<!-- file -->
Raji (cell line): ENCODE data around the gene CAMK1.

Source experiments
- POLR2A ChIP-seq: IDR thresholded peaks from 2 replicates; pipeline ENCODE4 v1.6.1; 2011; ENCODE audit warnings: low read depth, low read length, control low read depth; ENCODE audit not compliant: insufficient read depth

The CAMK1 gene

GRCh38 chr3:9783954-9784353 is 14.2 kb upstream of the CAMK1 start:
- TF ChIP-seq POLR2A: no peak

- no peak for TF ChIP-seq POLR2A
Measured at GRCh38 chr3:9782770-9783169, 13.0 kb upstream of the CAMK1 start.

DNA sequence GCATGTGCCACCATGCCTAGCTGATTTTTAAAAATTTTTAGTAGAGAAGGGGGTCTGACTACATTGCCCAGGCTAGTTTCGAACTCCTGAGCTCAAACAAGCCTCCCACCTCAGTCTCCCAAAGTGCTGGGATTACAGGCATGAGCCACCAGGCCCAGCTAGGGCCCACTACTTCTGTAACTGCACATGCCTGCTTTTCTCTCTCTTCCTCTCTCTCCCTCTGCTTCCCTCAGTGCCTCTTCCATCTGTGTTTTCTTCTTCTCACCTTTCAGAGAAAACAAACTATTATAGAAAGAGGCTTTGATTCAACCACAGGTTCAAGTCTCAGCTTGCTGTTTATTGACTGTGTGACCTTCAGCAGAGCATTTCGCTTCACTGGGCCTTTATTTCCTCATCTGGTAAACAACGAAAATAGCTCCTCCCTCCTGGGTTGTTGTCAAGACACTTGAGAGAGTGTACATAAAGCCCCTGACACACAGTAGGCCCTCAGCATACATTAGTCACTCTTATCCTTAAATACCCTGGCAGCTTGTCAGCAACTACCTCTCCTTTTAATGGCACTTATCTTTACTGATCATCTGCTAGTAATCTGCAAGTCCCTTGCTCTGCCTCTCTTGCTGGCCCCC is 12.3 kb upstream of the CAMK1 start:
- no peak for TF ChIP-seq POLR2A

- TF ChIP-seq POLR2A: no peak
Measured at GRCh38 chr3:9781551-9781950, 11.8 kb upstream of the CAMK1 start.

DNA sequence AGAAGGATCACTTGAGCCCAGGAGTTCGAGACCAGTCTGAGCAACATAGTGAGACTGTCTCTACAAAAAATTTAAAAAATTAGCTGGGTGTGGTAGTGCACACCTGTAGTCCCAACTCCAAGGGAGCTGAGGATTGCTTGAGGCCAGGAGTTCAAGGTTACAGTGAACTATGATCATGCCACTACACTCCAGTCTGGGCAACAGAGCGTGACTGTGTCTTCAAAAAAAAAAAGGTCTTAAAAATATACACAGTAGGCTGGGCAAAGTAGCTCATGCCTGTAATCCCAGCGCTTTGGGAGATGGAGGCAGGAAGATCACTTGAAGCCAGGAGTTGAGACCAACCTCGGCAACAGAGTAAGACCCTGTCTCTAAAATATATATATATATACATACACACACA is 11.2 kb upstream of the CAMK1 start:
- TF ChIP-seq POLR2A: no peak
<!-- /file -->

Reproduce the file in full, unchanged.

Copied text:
Raji (cell line): ENCODE data around the gene CAMK1.

Source experiments
- POLR2A ChIP-seq: IDR thresholded peaks from 2 replicates; pipeline ENCODE4 v1.6.1; 2011; ENCODE audit warnings: low read depth, low read length, control low read depth; ENCODE audit not compliant: insufficient read depth

The CAMK1 gene

GRCh38 chr3:9783954-9784353 is 14.2 kb upstream of the CAMK1 start:
- TF ChIP-seq POLR2A: no peak

- no peak for TF ChIP-seq POLR2A
Measured at GRCh38 chr3:9782770-9783169, 13.0 kb upstream of the CAMK1 start.

DNA sequence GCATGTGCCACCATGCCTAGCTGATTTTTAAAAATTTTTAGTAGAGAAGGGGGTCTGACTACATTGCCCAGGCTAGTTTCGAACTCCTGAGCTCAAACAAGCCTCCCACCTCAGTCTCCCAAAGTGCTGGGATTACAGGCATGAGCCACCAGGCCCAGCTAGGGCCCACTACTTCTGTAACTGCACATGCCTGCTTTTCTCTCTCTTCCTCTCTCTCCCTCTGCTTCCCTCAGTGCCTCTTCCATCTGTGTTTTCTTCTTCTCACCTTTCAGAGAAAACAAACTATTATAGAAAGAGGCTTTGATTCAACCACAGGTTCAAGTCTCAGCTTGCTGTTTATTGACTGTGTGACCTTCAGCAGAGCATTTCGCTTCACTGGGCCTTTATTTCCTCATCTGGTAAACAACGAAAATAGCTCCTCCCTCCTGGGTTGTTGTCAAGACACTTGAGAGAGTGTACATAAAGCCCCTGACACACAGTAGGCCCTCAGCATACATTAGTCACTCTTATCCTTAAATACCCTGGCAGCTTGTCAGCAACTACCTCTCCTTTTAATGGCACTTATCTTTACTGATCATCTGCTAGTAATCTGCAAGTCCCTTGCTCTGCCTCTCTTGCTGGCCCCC is 12.3 kb upstream of the CAMK1 start:
- no peak for TF ChIP-seq POLR2A

- TF ChIP-seq POLR2A: no peak
Measured at GRCh38 chr3:9781551-9781950, 11.8 kb upstream of the CAMK1 start.

DNA sequence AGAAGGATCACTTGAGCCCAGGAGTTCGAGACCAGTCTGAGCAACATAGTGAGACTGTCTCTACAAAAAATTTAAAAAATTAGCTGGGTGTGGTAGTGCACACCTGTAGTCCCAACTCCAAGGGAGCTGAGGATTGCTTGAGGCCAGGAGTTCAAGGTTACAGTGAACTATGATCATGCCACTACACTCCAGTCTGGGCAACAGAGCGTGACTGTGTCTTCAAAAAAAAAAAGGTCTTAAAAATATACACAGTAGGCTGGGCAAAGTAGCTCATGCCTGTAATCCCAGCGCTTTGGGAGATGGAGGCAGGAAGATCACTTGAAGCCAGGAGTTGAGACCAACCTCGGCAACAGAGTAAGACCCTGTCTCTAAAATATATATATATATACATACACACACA is 11.2 kb upstream of the CAMK1 start:
- TF ChIP-seq POLR2A: no peak